New Westminster rail noise decision could take three months

New Westminster residents looking to rid the Quayside neighbourhood of late-night rail noise and vibrations descended upon the Federal Court of Appeal in downtown Vancouver on Tuesday.

New Westminster residents looking to rid the Quayside neighbourhood of late-night rail noise and vibrations descended upon the Federal Court of Appeal in downtown Vancouver on Tuesday.

But they may have to wait up to three months for any relief, as a three-judge panel decides the case.

About a dozen locals watched lawyers representing railway companies and the Canadian Transportation Agency (CTA) make arguments before a panel of judges about whether the CTA has the authority to reopen a 2008 agreement between the Quayside Community Board and the railways operating in New Westminster.

QCB president James Crosty said the case not only affects the city, but will have repercussions across the country as well.

“We’re told a couple of dozen communities are awaiting results on this,” Crosty said. “This is the first time the CTA has been questioned about its ability to rule against rail companies.”

QCB rail noise committee chairman Brian Allen said the judges’ decision would have significant ramifications for the government as well.

“The ruling that comes out of this will impact every single government agency department that has a public complaints mediation process,” he said.

Allen said the QCB was satisfied with the original 2008 agreement the CTA helped broker between the railway companies and the community board.

The agreement called for Canadian Pacific Railway, Canadian National Railway, BNSF Railway and Southern Railway to reduce noise to a reasonable level in the evening and maintain a phone line for complaints. The rail companies have not honoured a number of conditions of the mediated settlement, according to Allen.

“We didn’t see it as a conflict. We saw it as an opportunity for them to make [it] right… and they didn’t,” Allen said. “So because they didn’t, we filed another complaint.”

He said a confidentiality agreement prevents him and Crosty from speaking about most of the other alleged breaches of the 2008 mediated settlement.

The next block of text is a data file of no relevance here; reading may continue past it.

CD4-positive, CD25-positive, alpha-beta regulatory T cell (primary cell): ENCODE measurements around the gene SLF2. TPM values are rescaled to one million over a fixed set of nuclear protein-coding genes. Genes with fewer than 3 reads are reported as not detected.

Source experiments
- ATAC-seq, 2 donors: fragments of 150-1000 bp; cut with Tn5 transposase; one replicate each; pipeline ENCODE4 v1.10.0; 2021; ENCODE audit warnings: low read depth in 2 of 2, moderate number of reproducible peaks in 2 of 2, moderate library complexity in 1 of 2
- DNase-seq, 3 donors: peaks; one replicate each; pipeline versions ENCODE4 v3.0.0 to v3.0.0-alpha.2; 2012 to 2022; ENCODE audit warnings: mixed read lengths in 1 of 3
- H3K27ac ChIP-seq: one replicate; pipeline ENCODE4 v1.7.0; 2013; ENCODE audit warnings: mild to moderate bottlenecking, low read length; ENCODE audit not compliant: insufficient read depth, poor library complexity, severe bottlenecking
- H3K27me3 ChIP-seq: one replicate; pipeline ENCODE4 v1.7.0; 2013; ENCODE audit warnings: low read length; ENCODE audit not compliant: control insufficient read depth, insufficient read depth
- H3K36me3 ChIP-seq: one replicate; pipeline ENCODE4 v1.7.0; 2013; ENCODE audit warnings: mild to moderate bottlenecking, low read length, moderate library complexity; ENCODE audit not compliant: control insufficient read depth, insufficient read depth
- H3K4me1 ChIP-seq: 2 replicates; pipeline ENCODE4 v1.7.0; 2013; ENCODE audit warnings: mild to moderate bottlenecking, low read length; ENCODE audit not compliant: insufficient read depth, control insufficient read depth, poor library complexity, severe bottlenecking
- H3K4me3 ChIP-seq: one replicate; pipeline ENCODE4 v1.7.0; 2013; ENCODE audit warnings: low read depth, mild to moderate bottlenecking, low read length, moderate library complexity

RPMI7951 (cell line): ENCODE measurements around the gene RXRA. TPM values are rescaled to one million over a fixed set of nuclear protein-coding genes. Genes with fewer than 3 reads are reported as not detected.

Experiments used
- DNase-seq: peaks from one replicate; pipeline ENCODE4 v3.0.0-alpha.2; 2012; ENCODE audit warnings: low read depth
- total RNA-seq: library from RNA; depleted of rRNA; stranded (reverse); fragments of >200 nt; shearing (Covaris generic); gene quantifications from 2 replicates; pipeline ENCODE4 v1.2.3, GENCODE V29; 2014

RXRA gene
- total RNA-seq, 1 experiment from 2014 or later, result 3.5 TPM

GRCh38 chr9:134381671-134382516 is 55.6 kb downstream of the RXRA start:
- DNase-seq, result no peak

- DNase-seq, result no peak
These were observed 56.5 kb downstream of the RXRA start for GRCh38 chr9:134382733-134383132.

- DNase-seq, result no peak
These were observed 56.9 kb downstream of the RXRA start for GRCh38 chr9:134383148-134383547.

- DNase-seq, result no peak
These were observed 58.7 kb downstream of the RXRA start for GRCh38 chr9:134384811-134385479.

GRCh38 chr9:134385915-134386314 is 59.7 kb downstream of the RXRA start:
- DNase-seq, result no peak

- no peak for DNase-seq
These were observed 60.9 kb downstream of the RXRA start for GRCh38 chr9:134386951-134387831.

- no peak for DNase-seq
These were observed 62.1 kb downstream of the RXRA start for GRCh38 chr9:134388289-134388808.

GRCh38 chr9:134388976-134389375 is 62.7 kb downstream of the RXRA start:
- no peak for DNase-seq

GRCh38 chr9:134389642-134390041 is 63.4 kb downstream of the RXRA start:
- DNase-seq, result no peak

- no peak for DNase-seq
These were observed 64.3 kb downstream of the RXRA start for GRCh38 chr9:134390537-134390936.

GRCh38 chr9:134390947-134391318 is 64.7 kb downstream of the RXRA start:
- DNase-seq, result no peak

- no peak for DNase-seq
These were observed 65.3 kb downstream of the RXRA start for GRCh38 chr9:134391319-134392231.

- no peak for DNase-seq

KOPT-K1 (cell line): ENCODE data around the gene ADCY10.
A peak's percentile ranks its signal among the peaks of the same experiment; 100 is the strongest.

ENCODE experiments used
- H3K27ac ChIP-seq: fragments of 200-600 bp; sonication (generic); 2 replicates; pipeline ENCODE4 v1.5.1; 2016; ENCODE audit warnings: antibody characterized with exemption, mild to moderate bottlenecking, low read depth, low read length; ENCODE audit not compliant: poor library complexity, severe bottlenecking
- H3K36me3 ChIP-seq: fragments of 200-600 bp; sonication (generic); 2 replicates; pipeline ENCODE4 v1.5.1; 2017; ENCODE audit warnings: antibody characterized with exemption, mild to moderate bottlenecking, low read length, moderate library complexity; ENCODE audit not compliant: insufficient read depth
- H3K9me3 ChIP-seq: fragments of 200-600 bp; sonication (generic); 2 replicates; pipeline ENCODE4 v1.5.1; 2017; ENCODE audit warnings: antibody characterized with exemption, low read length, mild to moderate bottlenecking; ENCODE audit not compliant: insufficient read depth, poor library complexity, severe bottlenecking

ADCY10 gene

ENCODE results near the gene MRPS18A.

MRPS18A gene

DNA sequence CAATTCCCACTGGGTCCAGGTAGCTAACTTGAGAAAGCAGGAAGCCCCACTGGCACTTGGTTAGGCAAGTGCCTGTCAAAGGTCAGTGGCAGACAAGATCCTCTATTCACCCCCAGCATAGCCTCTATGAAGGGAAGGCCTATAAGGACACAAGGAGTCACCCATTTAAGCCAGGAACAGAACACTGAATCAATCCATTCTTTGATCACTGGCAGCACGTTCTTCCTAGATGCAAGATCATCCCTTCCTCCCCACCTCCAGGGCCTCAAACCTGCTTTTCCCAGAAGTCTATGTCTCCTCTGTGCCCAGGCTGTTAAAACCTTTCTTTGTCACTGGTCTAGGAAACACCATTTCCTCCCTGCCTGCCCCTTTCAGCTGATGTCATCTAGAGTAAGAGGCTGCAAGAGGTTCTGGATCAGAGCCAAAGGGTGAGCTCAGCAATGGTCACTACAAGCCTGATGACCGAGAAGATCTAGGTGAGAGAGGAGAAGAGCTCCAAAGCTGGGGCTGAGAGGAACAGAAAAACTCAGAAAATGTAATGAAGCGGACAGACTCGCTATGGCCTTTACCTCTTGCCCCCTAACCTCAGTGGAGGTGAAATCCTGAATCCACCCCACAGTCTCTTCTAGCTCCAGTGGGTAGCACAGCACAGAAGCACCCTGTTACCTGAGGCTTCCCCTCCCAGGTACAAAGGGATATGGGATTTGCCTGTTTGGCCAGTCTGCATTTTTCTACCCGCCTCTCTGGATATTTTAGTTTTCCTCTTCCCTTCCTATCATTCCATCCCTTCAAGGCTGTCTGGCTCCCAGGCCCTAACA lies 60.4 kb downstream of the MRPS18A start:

Richard DeFilippi, counsel for the railway companies, told the three-judge panel that the mediated settlement was binding and the CTA—a quasi-judicial administrative tribunal—does not have the mandate to revisit the matter.

“That agreement had been resolved by the parties themselves and there was no need or ability on the part of the [CTA] to reopen that dispute and give its own views, or its own determination, or its own adjudication of that dispute because it had already been resolved or settled in 2008,” DeFilippi told the NewsLeader.

CTA lawyer John Dodsworth argued that the 2008 agreement was never a legally binding contract since the rail companies did not file it with the CTA in order to make it a valid consent agreement.

Crosty said he was “cautiously optimistic” about the outcome of the court proceedings. He said the ultimate goal is for the CTA to establish a period between 11 p.m. and 7 a.m. when trains are not permitted to engage in coupling, decoupling or shunting.

“They could still be able to go through, but they can’t exchange cars and create that noise and vibration that happens when you slam cars together,” Crosty said.

The panel of judges is expected to issue its decision in about three months, but Allen said he would love to see a ruling within 30 days.

“I think it’s a pretty cut and dry case and the rail companies are grasping at straws,” Allen said.

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